As I kept moving I passed several groups of people, couples young(ish) and old(ish), groups single sex and mixed. I’d already heard the route was busy – unfortunately starting on a monday rather that Saturday or Sunday hadn’t stopped me getting caught in a convoy of ramblers.

I overtook one group of middle aged women at the base of the first big hill I met, Dent Fell. It was steep and sharp; the first section was a wide gravel path through a pine plantation which was the worst kind of route in blazing sunshine-shaded from the wind but not the light and heat. I sweated my way up
Until I broke out of the trees to find and equally steep stretch of moorland ahead. This really got me as i was weaker now from my previous efforts. It started to dawn on me just how much power had gone from my body. I started feeling like I was going to vomit and/or faint as I hauled my belly and my bag up the hill, and stopping every 5 or so metres to ‘admire the view’ (which was spectacular – luscious looking green fields running up to a glistening ocean).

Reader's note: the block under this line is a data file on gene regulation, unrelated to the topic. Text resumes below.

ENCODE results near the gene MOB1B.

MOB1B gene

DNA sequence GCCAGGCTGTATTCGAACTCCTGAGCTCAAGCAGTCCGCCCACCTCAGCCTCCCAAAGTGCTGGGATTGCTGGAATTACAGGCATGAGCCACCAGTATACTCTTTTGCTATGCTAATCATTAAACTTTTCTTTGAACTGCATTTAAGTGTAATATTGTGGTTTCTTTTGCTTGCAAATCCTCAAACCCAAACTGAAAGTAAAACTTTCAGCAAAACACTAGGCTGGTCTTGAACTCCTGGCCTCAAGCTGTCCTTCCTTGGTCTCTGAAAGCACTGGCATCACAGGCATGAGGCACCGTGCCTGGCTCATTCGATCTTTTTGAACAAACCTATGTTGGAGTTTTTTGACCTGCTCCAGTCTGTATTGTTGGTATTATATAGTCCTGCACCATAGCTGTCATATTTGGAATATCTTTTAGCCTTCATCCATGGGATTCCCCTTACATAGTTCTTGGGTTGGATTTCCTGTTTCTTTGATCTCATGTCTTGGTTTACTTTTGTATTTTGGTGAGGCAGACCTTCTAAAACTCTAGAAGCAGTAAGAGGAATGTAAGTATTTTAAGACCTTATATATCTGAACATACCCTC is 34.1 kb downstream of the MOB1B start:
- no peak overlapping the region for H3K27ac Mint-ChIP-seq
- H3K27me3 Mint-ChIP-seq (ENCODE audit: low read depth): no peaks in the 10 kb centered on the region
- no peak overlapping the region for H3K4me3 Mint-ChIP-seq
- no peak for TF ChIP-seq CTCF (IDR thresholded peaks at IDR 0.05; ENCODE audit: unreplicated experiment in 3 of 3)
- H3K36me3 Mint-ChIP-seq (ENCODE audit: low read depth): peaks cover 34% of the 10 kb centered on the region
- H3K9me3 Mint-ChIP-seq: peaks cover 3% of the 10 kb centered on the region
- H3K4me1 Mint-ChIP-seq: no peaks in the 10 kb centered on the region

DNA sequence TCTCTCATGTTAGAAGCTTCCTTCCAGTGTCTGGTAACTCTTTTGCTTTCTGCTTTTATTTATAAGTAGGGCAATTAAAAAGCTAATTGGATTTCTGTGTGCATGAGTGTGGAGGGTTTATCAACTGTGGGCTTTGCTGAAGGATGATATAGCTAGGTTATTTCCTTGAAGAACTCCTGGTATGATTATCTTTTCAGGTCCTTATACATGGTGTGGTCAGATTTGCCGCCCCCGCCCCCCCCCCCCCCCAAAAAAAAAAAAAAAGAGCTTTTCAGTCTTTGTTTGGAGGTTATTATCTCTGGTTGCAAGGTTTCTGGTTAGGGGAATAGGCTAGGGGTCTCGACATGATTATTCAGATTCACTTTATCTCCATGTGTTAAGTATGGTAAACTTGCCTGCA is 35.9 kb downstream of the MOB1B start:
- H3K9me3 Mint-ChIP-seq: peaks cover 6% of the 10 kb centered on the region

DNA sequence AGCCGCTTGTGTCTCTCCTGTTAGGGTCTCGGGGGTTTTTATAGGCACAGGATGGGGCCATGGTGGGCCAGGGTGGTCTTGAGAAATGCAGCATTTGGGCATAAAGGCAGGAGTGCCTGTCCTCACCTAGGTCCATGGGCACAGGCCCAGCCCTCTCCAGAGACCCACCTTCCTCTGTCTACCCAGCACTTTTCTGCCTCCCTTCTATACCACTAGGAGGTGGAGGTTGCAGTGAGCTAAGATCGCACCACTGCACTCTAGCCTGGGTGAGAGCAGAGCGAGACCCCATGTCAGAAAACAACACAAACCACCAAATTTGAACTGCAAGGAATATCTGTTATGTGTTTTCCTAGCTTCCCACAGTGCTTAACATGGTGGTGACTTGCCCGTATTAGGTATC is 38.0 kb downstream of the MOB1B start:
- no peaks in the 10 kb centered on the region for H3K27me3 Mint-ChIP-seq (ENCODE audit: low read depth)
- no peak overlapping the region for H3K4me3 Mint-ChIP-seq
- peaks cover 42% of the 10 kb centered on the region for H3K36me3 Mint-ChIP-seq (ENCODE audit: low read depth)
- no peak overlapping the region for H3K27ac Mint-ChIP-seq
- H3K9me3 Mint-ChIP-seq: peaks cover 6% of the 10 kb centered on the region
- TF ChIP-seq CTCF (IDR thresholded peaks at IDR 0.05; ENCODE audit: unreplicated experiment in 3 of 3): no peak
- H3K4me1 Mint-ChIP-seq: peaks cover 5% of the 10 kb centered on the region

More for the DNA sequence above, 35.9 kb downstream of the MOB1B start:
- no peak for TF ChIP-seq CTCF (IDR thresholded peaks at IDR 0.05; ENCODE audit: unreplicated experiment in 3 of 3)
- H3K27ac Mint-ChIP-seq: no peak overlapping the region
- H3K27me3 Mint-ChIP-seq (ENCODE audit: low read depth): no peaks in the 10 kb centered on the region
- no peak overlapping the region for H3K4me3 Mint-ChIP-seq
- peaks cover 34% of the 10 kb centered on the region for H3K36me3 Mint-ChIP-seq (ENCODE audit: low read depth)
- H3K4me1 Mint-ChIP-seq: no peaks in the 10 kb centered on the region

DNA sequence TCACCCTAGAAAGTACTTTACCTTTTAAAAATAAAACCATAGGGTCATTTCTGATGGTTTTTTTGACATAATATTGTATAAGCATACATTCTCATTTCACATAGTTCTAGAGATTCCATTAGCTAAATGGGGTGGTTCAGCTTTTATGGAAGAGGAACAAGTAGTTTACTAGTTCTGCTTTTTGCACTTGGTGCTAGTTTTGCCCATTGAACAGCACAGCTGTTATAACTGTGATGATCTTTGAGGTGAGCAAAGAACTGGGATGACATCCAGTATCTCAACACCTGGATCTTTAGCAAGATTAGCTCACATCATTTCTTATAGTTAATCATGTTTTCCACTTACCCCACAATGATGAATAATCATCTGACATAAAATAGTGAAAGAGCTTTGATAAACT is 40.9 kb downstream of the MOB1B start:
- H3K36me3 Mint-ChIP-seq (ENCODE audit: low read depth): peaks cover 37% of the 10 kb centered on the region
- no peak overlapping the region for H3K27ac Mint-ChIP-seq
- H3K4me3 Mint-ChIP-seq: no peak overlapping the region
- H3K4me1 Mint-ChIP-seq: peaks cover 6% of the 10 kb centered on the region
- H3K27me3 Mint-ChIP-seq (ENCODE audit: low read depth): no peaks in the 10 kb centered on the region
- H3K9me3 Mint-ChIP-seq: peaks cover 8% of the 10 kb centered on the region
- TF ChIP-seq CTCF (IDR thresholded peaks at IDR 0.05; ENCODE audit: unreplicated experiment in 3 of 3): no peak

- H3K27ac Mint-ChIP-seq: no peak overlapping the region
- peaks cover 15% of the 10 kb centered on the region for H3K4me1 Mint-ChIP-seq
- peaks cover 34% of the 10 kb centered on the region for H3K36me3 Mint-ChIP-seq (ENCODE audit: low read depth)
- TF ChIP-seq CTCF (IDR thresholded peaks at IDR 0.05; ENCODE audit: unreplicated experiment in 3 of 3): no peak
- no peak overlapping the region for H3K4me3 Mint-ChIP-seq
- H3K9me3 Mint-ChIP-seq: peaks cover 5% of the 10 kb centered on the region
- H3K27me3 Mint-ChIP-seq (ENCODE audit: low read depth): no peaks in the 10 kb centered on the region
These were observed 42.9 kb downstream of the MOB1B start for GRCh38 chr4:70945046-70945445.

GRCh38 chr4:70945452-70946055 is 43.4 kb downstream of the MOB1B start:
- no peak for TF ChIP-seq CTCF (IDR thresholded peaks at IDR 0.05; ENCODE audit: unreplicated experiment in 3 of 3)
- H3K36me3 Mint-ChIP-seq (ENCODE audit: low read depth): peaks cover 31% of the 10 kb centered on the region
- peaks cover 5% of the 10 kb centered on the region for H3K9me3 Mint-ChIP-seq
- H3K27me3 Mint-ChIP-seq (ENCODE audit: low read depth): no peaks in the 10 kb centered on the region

At the top I threw off my bag and lay prone on my back. I shut my eyes and listened to the sound of the wind whistling around me and birds chirping. It was lovely and relaxing, the sound of space spreading around me in all directions, even downwards towards the bottom of the hill, made even more pleasant by the sun caressing my face. The pain and naseau subsided, partly relieving me about my ability to tackle the walk, and partly reminding me of the reason why I was doing this